Harry stared at him. "I can't imagine what you would be able to give me."

"Oh." Malfoy blinked at him again. "I—I wanted you to know that since you're married to Tom now, his allies are your allies."

"We're not married," Harry said, and reveled in the utterly dumbfounded look that came over Malfoy's face at the news.

"But we all saw you—"

"I broke through the ancient vow with Arithmancy magic of my own. Ask Tom to tell you all about it, I'm sure he'll be thrilled."

Malfoy looked as though he was choking to death on air. "I—I have to go," he said, and then turned and almost ran up the street. Harry snorted. No doubt he was disgusted that he had wasted even that much time on someone who no longer mattered in former-Slytherin politics. Or maybe he just wanted to be the first to tell everyone the news.

Harry turned around, and jumped when he saw Riddle right behind him. "What do you want?"

"I came to ask if there was anything I could do to make myself acceptable to you." Riddle looked him straight in the eye and didn't waver even when Harry scoffed, which Harry knew at one point would have made him scream with rage. "I know you don't care for power, or money. But I would like to do what you want, Harry."

"Since when do you care about that?"

"Since you made it clear that the ancient vow and someone antagonizing your family is not what you want."

"Wait, you thought I would want that? In the name of Merlin, why?"

"Once I saw that you had achieved great things with your Arithmancy but were keeping it quiet, I decided that you probably wanted to impress your family. And that meant having someone at your side who would be at your side, whom you could absolutely trust—"

Harry started laughing so hard that he almost dropped his sandwich. "I can't trust you, Riddle. You acted against my interests. You ensured that everyone was humiliated at that wedding, including me. You don't care about me, only about my magic."

"How could I not care about you when you are the one who contains that magic?"

"But I'm more than that, and those were the interests you ignored when you made your stupid ancient vow."

"And now I am trying to understand them." Riddle stepped insistently closer. "Tell me what you want, what you need. And I'll fulfill it."

Harry eyed him. Riddle appeared sincere, but he had projected that apparent sincerity for years around Diana, too, and look where it had got her, and everyone else who had thought Riddle really wanted to marry her.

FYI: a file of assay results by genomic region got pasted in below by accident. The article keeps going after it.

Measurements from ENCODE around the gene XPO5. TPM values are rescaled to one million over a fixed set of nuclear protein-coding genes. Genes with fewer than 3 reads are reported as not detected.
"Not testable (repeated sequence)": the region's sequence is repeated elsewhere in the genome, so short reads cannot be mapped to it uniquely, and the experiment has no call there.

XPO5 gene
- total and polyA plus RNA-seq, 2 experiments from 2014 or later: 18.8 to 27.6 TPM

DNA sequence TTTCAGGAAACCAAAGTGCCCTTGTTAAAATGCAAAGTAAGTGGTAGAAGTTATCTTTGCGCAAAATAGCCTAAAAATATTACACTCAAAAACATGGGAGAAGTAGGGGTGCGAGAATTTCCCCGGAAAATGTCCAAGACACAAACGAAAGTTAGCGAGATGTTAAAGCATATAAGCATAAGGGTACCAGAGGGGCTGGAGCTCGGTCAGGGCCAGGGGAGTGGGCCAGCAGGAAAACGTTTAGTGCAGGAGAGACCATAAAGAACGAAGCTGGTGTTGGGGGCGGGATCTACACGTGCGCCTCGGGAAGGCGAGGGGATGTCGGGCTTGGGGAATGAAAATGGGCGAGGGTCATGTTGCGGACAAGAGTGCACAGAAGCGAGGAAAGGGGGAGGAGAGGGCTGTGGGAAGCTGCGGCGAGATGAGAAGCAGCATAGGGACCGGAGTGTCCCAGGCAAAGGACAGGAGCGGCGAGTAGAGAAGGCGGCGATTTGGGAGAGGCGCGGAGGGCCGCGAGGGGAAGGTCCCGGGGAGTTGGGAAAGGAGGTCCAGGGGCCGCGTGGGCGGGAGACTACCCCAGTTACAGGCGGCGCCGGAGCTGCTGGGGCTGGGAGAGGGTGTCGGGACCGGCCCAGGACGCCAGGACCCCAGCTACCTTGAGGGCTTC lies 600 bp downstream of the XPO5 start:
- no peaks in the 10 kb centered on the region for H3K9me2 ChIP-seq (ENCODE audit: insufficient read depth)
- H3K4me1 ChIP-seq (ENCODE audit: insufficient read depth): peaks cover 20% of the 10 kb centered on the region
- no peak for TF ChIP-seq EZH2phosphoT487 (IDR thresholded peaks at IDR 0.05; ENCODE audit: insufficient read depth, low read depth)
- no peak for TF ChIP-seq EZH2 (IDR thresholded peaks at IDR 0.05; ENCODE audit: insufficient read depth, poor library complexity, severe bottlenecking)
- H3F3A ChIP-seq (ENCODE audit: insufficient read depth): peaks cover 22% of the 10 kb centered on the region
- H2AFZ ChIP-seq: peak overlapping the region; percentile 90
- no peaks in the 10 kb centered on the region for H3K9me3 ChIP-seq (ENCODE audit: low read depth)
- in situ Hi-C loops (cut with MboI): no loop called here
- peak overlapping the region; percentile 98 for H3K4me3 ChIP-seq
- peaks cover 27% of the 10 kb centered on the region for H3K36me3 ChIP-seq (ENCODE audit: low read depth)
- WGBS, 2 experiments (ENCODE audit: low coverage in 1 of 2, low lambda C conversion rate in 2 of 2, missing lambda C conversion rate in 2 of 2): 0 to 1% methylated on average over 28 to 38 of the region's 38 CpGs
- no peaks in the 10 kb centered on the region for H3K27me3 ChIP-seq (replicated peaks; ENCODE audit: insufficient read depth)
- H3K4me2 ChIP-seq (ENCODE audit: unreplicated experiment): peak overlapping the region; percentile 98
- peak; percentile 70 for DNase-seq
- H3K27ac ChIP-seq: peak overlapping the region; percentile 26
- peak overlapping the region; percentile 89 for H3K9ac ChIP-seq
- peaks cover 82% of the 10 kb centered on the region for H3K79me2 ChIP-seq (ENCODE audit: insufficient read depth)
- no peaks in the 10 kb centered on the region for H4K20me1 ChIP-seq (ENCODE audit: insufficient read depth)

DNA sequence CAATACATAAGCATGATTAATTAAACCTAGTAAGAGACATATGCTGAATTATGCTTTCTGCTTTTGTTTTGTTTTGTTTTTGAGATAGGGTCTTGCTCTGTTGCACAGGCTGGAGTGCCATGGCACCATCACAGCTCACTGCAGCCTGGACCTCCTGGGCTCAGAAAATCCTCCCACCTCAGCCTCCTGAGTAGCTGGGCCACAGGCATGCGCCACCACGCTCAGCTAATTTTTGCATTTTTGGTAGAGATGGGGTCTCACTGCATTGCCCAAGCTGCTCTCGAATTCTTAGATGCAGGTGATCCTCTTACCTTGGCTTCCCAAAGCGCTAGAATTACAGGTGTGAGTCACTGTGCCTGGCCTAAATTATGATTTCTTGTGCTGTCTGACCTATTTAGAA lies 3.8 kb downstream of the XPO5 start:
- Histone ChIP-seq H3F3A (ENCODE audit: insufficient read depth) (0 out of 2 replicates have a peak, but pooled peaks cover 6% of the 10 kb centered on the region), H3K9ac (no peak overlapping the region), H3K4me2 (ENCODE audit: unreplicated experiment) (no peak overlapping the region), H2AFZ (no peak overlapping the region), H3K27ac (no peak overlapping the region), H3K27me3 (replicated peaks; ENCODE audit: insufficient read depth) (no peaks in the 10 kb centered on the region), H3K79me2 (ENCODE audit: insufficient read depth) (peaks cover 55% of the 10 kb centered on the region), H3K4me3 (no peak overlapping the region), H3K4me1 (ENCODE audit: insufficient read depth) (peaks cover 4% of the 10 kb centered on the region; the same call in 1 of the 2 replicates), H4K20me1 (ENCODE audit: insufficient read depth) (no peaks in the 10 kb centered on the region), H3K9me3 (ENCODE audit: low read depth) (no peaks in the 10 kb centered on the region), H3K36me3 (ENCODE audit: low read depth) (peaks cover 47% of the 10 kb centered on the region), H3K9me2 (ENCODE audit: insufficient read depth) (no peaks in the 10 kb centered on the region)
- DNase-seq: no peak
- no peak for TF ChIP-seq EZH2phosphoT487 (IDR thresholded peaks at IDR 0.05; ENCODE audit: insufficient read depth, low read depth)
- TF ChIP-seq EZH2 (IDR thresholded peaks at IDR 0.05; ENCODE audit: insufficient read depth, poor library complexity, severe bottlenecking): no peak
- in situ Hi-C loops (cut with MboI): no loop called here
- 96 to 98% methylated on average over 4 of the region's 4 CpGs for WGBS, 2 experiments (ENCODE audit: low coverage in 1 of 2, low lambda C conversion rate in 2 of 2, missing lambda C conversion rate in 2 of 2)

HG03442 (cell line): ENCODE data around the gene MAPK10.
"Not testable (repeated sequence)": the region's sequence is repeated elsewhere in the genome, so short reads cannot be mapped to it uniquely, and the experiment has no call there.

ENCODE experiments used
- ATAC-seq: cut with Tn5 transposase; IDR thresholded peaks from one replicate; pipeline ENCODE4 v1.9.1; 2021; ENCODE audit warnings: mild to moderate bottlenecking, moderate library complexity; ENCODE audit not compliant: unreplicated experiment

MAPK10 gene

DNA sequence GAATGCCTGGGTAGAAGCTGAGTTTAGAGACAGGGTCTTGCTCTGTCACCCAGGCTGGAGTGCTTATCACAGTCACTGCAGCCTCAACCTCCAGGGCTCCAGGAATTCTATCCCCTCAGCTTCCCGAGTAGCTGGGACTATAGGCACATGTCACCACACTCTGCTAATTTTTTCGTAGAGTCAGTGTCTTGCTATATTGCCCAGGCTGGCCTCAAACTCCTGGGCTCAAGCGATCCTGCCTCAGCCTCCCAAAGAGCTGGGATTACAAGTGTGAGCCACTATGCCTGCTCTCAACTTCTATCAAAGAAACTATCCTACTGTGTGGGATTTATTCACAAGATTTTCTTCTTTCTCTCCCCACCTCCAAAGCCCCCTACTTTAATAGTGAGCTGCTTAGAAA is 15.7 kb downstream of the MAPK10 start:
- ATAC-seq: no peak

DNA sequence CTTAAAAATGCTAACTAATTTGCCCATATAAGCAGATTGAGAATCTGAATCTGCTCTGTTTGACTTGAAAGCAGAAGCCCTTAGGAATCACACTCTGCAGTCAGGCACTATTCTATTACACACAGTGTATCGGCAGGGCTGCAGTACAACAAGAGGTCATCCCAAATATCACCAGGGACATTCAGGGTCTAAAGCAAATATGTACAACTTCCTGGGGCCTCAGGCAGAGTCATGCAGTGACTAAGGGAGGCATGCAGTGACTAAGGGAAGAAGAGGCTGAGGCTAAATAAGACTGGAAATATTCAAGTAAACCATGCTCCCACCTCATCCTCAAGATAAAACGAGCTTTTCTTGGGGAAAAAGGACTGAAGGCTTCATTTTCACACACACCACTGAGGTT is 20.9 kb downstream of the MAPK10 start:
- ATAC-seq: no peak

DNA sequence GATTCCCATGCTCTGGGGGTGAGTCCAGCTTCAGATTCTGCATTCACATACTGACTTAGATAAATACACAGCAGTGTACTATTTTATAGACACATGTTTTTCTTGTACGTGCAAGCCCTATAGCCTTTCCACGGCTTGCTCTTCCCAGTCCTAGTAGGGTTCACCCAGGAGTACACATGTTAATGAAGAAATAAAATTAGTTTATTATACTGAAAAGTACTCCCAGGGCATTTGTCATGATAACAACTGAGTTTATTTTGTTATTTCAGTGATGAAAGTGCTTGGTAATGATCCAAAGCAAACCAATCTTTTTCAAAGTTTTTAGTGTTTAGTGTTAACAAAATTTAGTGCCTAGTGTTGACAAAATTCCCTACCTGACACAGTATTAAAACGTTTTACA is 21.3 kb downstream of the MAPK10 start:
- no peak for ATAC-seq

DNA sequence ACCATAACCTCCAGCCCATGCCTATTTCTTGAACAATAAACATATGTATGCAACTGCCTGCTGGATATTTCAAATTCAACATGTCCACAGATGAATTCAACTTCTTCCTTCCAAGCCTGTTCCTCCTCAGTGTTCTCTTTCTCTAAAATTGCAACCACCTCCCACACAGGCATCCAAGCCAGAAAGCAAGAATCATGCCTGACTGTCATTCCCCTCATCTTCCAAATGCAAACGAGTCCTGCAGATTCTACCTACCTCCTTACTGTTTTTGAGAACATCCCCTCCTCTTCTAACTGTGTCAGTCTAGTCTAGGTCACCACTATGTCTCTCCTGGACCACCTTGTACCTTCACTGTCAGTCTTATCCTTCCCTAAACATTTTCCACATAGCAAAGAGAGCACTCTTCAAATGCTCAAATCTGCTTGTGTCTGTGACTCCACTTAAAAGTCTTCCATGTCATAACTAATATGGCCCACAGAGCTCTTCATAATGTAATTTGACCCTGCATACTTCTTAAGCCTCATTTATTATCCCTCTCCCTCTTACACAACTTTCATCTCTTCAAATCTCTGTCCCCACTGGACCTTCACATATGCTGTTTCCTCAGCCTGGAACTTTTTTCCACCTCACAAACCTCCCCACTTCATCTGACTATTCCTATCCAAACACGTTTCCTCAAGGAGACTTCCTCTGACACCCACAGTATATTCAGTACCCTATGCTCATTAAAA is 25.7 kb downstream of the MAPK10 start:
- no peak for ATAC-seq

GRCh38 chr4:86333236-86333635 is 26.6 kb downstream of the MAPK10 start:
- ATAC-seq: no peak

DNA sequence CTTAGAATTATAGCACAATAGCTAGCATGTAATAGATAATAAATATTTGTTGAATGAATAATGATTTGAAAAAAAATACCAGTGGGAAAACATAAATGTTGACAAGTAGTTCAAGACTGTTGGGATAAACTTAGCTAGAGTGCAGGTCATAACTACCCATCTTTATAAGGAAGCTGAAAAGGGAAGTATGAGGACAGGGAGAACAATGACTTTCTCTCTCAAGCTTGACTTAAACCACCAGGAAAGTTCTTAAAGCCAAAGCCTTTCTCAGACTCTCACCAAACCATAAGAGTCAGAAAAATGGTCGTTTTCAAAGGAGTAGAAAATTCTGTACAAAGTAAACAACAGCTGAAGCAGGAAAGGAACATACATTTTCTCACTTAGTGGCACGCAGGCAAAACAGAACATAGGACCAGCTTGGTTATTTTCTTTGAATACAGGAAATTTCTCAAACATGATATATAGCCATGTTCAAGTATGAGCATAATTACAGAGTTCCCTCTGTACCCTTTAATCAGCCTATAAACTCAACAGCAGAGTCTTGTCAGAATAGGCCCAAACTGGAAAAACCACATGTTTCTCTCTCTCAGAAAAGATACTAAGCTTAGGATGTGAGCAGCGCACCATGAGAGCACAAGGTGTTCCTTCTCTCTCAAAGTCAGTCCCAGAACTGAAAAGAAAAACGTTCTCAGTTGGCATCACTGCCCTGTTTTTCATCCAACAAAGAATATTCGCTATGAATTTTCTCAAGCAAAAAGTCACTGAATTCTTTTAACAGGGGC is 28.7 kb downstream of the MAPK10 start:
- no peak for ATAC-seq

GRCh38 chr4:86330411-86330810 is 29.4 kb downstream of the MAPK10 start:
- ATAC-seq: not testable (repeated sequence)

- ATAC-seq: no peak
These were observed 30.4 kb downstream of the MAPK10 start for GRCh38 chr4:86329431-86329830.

All right. He would call Riddle's bluff.

"I would need complete honesty and vulnerability from you," Harry said. "You've seen me at my weakest now, in front of my family, and almost breaking down in fucking tears. You'd have to show me the same. Who you really are, what you really feel behind all those fronts you put up. And I know you can't do it, Riddle. You're too good at lying. You'd never tell me the truth."

Riddle froze in a way that reminded Harry of the king cobra in the Magical Menagerie when it saw a fat mouse. "And this would be all you would require from me?" he breathed.

"It's a pretty big all, and one that I know you can't deliver on."

"Why would you believe I can't deliver on it?"

"Because of everything you said about wanting power and magic. You had no hesitation hurting Diana when she hadn't done anything to hurt you—only bored you, if anything—and latching onto me even though I'd indicated I didn't want you." Harry folded his arms, nearly squashing his sandwich, while Riddle just continued not to blink and to look creepy as hell. "You lie like you breathe, Riddle. You can't make yourself honest any more than you could have left me alone once you saw my Arithmancy."

"If I came to you and told the truth, would you accept me?"

"As a husband? No. It would take more than that."

"How much more?"

Harry rolled his eyes. "So now you want me to set a limit so you can try to surpass it? No. I told you, Riddle. You can't fulfill the terms I set you anyway, so talking about any kind of future we could have together is impossible."

He turned away and walked into the Magical Menagerie. He could still feel Riddle staring after him, but so what? He would probably have to get used to the feeling of burning eyes on his back for a while. That didn't mean he was interested in yielding to them.

"Your young man isn't coming in with you?" Madam Madstrom asked.

"He's not mine," Harry said, and resolutely climbed the stairs to go eat his lunch.

Madam Madstorm received a Floo call a few minutes before they closed, saying her sister was in hospital, and tasked Harry with making sure all the animals on display were back in their tanks or cages before she vanished in a swirl of green flames. Harry went through the tasks with the same quiet satisfaction he'd drifted in all day.

The difference right now was that he was fairly sure he knew how to give himself Parseltongue.

It would have to be an equation, of course, to make the effects permanent, and the higher the number, the better. He didn't have associations with every single large number like he did with the thirty thousand he'd shown Neville, but that was all right. If could see a number as a repeating pattern of digits associated with serpents, building on each other, instead of a discrete entity, then he ought to be able to get what he wanted.

He didn't think he would get it right the first time. Only the significances he wanted to assign individual numbers came instinctively to him now. Or, he supposed, equations like the ones he had used in the forest last night where he had sought a way out of an intolerable situation, and one had opened around him like sunrise.

Harry placed the last Kneazle kitten in its large resting area with the others, turned off the lights, and went up the stairs. The flat that he owned here was small, but secure and comfortable. It had once belonged to Madam Madstrom, who wouldn't have tolerated it otherwise.